How do I want candidates to feel about the company?
Company reputations matter and the hiring process is a two-way street. So, regardless of whether you want to hire a particular candidate, the talent should end up after the recruiting process wanting to work for your group. In the course of your interactions with the candidate, sell yourself and your IHA. You should assume that they have a network of colleagues whom they communicate with and you’ll want them to be your advocate and evangelist with other potential hires.
How can I get candidates to come to me?
Look for opportunities to make your IHA a destination. Enter industry awards competitions. Strive to establish yourself and members of your leadership team as thought leaders by contributing to industry organization blogs and speaking at industry events. Make sure your and your team’s LinkedIn profiles are compelling and current. Some IHAs even put out press releases to publicize their successes. Candidates pay attention to and seek out leading-edge IHAs that would afford them opportunities to enhance their professional development and careers.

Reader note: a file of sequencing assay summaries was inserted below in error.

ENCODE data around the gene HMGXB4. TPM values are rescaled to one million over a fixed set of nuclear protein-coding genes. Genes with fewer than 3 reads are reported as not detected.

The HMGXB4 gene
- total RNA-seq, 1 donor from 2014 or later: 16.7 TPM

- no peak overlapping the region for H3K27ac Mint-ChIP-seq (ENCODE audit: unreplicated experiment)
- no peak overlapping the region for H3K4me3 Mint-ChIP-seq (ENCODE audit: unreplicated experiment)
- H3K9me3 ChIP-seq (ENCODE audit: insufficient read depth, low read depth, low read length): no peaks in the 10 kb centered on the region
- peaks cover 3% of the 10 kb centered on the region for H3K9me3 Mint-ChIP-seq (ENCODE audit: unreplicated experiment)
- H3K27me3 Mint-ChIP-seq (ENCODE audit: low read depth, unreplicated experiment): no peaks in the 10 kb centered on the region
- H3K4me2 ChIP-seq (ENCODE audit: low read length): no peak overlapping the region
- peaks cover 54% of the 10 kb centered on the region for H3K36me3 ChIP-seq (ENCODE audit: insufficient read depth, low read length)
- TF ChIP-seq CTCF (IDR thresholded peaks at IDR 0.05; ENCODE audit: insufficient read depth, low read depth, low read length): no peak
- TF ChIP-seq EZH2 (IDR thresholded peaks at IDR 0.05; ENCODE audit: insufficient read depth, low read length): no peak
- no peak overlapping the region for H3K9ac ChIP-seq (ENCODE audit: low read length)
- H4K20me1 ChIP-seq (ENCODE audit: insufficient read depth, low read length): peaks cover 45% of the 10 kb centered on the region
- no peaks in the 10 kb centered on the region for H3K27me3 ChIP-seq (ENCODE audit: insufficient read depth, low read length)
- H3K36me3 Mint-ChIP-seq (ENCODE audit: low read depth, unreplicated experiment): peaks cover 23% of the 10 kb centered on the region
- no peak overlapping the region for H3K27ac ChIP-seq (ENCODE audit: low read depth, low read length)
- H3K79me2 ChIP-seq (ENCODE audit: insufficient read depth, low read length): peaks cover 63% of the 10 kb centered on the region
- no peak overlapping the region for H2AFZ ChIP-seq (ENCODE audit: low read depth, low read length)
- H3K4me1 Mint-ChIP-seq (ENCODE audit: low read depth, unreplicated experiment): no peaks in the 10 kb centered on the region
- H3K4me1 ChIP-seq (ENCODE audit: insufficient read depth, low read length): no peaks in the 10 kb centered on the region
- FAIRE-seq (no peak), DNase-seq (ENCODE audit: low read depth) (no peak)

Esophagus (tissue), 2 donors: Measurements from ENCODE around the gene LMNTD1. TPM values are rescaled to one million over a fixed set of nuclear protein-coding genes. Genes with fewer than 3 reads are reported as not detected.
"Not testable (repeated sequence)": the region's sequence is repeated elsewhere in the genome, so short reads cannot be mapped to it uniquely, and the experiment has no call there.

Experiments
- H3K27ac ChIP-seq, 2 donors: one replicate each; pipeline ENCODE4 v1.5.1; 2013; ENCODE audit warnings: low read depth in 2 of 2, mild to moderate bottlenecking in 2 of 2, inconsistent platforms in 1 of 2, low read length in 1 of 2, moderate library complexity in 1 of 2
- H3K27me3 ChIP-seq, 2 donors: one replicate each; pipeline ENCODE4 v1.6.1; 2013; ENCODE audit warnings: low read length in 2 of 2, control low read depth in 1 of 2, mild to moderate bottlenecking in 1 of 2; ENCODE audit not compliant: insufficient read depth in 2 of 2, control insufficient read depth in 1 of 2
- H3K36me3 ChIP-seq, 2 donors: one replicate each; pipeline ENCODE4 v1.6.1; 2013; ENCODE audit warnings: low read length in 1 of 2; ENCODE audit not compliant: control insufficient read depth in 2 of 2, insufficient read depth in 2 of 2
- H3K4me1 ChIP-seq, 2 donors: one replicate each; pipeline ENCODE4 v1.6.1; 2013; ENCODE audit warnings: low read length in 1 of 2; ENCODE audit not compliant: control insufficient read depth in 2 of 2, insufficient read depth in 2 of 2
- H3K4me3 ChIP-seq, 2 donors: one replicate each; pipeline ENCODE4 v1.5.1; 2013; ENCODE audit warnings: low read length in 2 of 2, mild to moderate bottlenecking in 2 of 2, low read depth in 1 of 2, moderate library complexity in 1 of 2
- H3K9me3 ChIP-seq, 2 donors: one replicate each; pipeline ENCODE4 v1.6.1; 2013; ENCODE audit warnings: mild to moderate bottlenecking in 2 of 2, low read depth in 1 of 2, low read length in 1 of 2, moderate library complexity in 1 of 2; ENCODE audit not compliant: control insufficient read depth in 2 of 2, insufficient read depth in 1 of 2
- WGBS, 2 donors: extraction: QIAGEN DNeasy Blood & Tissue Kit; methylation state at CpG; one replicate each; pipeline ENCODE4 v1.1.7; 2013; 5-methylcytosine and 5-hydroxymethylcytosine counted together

How else can I spread the word about my in-house agency being a great place?
The most effective way to be clear about whom you want to hire and bring in good talent is to network with potential candidates. Attend virtual industry events, hold virtual open houses and studio tours, participate in online portfolio reviews and join in on industry media. You’ll get to know potential candidates on a personal level and have an opportunity to sell your agency at the same time.
What internal support can I leverage when hiring?